Relying on principles espoused in In re Marriage of Hall, 81 Cal. App. 4th 313, 317-18 (2000), County of Placer v. Andrade, 55 Cal. App. 4th 1393, 1396 (1997), and In re. Marriage of Rosen, 105 Cal. App. 4th 808, 821 (2002), the court of appeal in Riddle emphasized that “a court must arrive at a stable number in order to make a support order,” and that “the idea behind this stable number is to have a reasonable predictor of what each spouse or parent will earn in the immediate future[,]” so “[t]he time period on which income is calculated must be long enough to be representative, as distinct from extraordinary.” Riddle, 125 Cal. App. 4th at 1082 (emphasis in original).
Accordingly, the court of appeal recognized twelve months as a sufficient sample period for determining income for the purposes of child and/or spousal support in most cases. Id. at 1083. It also recognized that, given the facts and circumstances of parties to a case, a sample period may need to be adjusted to a longer period. It provided the example of an author who publishes a book which is a smashing success for one year but then whose sales fall off in subsequent years. Id. at 1084.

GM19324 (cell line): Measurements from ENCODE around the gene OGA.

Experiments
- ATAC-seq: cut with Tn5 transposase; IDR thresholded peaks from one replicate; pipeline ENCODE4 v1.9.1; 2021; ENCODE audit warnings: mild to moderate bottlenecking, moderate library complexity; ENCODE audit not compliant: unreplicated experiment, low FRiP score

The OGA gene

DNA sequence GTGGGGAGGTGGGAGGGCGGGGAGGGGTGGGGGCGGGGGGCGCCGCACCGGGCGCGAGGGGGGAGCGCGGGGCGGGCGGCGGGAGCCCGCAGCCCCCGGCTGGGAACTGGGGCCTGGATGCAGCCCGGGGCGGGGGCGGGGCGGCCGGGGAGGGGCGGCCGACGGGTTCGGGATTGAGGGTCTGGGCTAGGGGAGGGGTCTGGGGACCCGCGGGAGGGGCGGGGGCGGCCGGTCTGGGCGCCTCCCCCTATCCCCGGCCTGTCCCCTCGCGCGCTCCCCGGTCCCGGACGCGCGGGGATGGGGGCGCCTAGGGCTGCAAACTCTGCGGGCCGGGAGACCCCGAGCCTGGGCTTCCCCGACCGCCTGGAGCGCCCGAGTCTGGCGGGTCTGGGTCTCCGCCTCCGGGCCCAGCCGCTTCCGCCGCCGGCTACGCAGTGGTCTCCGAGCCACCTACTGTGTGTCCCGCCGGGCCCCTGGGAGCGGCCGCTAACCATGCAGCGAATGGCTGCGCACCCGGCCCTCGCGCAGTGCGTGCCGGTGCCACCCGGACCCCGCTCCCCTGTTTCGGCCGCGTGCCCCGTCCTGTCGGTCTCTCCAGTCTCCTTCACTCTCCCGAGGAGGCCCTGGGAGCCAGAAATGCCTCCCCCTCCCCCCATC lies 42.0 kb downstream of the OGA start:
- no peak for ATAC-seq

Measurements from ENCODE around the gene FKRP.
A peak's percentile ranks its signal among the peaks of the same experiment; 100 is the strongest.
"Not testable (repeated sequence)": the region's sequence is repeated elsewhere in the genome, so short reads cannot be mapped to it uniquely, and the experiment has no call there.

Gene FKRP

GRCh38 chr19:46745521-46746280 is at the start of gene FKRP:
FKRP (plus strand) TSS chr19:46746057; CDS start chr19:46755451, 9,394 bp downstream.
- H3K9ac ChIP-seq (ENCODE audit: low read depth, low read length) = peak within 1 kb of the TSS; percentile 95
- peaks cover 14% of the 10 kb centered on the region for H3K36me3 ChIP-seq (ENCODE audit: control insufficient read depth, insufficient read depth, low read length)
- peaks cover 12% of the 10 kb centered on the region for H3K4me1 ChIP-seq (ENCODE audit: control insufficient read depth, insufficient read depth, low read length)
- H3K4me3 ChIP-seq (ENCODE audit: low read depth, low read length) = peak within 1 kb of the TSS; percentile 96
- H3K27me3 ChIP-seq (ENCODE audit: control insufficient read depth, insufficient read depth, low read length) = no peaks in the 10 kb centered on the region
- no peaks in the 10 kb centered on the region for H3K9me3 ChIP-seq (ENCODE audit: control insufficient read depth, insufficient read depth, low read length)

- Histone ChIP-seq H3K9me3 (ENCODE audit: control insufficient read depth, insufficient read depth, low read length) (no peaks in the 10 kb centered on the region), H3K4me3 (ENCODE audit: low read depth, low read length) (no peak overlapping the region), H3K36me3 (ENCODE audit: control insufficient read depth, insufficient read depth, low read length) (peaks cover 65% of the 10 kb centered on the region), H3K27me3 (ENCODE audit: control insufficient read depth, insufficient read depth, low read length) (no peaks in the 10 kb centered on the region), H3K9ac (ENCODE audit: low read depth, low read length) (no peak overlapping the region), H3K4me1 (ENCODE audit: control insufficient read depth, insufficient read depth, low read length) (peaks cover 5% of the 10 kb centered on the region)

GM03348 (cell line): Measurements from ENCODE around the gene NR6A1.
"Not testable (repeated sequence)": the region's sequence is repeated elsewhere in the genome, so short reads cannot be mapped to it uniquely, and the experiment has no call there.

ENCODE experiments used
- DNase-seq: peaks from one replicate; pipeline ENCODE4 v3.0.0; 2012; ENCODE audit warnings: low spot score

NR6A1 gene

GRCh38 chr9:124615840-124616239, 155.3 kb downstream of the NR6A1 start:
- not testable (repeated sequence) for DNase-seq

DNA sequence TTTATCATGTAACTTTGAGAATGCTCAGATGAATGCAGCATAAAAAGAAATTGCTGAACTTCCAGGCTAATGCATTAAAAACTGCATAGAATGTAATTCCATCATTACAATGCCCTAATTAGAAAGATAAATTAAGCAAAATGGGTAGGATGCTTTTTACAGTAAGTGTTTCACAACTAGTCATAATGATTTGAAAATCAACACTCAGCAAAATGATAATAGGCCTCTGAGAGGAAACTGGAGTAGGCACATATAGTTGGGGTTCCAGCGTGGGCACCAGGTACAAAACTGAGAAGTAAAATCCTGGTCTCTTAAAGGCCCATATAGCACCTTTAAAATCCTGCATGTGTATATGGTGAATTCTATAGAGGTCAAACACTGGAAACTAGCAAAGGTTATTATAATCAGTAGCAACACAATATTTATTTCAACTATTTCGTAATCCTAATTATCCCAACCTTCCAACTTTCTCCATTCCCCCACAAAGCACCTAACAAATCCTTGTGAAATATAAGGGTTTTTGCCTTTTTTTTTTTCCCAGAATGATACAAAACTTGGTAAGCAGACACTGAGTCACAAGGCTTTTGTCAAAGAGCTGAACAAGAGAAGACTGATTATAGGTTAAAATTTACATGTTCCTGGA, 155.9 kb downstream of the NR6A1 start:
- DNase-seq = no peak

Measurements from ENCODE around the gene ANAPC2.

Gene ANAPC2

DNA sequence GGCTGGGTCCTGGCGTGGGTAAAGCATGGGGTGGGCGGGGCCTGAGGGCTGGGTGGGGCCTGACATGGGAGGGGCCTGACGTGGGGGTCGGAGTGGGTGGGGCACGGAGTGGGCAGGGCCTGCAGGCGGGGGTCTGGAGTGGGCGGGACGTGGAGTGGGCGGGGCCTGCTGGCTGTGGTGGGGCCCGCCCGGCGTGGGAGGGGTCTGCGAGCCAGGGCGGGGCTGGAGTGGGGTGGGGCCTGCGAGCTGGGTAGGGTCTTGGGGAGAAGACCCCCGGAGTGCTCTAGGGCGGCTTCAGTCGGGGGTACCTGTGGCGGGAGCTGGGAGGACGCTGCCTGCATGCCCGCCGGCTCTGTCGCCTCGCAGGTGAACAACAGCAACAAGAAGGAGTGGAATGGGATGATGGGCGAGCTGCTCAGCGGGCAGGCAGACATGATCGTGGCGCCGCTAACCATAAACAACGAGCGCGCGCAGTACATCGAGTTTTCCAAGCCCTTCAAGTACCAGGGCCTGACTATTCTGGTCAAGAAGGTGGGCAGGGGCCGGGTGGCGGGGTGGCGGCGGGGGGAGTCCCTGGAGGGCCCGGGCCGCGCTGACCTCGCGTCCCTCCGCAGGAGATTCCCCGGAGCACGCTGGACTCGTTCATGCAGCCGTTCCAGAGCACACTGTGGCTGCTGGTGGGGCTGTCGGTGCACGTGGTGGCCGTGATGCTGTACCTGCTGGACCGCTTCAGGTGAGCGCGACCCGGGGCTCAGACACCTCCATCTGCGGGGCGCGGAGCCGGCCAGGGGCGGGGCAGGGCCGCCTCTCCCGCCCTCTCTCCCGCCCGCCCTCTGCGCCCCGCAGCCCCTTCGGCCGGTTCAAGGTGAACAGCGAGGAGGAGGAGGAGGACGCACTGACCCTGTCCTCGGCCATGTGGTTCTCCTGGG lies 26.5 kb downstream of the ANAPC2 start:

Other examples where a longer period of analysis might be appropriate include:
Game/videogame makers, others whose sales of their products fall off over time, much like an author;
Film industry personnel whose income may be largely dependent upon the caliber and/or number of projects they take;
Those whose work is subject to great fluctuation year-to-year (i.e., influencers, artists, art brokers who sell only one or a few pieces a year); and
Those whose income is dependent upon external factors beyond their control, such as those in specialized areas whose products may be more in demand depending upon circumstance (i.e., sellers of emergency supplies for a particular region/locale).